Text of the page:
Monday, August 10, 2009

what to read in europe

I had a great weekend, with lots of apartment improvements, and a great tour of Fenway Park. I'll share the apartment updates later, when the place is cleaned up enough to take pictures.

For now I have a different kind of post. I read so many great books while in Europe I thought I would share. I found overwhelmingly that reading books set in the place you were traveling truly made the experience that much more fulfilling. 

The first book I read, Lord of the Flies, by William Golding, did not follow this logic. I read it in Sardinia, and while it was a very interesting read, I found it to be distracting from my overall experience. I recommend reading this disturbing comment on the animal character of human nature during a rainy day at home.

The next book I read was one of two Hemingway novels completed during the trip. This posthumously published unfinished novel, The Garden of Eden was loaned to me from a  friend in Chicago, and when I read the back I was not looking forward to it. A man caught between passion for is eccentric wife, and the love of a woman who his wife has also fallen in love with. Sounds pretty twisted. But it was a great book, with interesting relationships and perspectives on the writing process. The best part for me was the continual traveling thorough Europe. Hemingway is so good at capturing that feeling; driving from town to town, sitting at a local cafe enjoying the spectacular food and drink. Even though it was set in the coastal regions of France and Spain, it seemed to really elevate my experience in Cinque Terre.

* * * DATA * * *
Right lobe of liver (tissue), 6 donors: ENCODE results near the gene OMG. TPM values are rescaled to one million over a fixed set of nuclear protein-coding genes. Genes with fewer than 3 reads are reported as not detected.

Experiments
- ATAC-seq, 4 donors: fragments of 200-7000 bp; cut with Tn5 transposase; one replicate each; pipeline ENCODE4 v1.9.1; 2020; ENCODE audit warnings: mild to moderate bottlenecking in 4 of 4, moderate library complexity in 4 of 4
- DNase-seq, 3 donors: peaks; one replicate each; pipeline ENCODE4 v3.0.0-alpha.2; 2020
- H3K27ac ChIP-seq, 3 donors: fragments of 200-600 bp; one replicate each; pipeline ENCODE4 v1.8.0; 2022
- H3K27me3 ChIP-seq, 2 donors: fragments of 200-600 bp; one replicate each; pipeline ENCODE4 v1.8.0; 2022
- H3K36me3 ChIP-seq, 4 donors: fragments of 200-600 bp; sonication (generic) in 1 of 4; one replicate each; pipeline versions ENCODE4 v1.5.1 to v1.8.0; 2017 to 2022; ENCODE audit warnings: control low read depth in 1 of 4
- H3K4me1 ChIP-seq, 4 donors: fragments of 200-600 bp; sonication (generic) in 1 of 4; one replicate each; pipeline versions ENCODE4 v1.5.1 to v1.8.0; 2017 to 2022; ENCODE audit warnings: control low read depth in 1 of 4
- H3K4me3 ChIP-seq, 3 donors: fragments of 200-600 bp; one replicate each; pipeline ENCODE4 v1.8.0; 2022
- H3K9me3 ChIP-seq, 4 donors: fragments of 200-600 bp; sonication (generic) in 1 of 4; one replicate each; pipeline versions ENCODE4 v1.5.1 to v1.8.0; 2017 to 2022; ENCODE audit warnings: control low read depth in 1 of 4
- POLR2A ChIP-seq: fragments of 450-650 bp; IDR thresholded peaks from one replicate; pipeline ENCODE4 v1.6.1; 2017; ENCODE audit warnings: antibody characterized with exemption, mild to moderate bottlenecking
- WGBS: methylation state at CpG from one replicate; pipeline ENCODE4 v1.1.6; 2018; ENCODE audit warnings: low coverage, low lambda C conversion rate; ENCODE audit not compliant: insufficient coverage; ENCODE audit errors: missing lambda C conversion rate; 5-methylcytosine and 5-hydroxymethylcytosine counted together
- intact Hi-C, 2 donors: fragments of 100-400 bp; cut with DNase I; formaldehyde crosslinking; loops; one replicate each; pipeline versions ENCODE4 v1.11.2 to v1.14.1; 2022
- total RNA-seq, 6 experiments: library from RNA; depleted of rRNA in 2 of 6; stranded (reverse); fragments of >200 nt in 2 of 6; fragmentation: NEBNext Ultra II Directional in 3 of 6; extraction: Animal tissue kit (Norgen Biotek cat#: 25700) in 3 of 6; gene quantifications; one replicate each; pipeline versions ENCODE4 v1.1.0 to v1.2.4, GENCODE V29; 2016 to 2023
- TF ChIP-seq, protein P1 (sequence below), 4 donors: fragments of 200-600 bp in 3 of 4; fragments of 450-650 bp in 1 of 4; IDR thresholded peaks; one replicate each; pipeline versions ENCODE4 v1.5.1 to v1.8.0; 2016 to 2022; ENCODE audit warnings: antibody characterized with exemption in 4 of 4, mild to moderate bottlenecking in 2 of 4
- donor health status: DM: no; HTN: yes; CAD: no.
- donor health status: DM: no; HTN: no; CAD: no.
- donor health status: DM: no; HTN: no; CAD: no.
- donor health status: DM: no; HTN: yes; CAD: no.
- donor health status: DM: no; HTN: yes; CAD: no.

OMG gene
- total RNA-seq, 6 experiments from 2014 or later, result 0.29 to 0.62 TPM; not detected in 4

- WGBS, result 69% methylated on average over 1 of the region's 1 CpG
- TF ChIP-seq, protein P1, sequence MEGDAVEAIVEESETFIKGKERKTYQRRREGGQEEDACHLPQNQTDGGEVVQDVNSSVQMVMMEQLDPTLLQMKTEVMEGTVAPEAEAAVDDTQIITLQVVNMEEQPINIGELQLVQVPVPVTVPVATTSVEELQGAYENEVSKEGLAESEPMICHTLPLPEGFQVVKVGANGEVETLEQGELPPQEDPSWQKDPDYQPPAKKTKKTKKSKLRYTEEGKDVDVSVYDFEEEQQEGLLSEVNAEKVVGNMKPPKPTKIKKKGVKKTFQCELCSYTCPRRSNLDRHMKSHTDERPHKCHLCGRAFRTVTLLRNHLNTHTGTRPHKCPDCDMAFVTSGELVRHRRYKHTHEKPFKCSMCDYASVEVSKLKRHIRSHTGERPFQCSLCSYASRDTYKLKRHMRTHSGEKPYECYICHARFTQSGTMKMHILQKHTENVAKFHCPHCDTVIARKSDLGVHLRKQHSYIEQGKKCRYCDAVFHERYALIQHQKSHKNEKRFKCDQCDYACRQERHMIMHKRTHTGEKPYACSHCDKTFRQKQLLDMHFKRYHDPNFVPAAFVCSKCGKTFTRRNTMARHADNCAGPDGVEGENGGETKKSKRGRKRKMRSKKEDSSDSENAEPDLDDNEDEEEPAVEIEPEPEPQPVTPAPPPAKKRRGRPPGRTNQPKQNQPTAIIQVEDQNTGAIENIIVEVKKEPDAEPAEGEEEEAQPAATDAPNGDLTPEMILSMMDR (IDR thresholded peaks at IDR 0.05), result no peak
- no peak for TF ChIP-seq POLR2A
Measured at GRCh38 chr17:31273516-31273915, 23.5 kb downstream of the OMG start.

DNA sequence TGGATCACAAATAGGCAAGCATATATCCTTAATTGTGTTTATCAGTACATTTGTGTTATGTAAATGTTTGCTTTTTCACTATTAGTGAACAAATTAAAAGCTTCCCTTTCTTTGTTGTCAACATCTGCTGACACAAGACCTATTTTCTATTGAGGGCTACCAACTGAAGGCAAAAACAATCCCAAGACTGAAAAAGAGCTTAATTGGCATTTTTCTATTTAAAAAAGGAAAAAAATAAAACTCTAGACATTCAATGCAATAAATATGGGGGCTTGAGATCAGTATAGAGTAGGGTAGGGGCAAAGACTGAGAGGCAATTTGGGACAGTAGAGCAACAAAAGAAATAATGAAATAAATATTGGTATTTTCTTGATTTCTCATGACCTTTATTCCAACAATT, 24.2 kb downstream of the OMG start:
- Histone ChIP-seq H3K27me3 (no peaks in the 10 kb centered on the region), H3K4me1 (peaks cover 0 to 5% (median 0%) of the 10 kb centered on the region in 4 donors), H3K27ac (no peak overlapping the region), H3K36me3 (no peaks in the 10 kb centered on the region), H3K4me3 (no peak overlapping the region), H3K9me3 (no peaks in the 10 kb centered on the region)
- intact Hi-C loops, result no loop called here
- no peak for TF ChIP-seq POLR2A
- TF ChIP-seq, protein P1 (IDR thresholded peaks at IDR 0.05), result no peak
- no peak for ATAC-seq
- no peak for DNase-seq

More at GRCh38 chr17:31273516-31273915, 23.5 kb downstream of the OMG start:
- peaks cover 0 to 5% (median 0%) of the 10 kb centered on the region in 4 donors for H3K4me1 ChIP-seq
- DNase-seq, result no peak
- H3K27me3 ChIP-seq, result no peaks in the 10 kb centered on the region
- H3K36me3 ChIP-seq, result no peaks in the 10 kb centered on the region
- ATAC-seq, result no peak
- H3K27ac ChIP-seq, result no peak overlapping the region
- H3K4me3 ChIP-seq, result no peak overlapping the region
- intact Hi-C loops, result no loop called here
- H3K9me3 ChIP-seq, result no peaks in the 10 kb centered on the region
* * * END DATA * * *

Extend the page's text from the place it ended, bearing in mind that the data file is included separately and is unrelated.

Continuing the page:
The third book, Marie Antoinette: The Journey, by Antonia Fraser, was another great setting book. This fairly dense biography taught me a great deal about the French Revolution, late 18th century French culture, and made my visit to Versailles and Paris like a Marie Antoinette pilgrimage. And considering I read it over Bastille Day, it was very relevant. 

Then I read The Kite Runner by Khaled Hosseini. Again, not fitting for the European experience, but a quick and entertaining read. 

Finally I read A Moveable Feast. This was a book I picked up at the Shakespeare and Company bookstore in Paris. I had wanted to read another Hemingway book, and when  flipping through it at this quaint english store, I saw pictures in the back of the book of the very place I was standing. Apparently when Hemingway was living in Paris he frequented this bookstore, as well as many other expatriate writers. So naturally I bought it, had it stamped by the store, and felt very cool. The book was short essays about his time on Paris and his experience with the city and the writers living there. Such a a wonderful book to read in the city of lights. Paris seemed very much unchanged in many ways from when Hemingway lived there, and you could just sink into a cafe and be there with him. I loved it and would recommend it to anyone. Hemingway is so good at those simple yet powerful one liners. 

Happy reading!

No comments: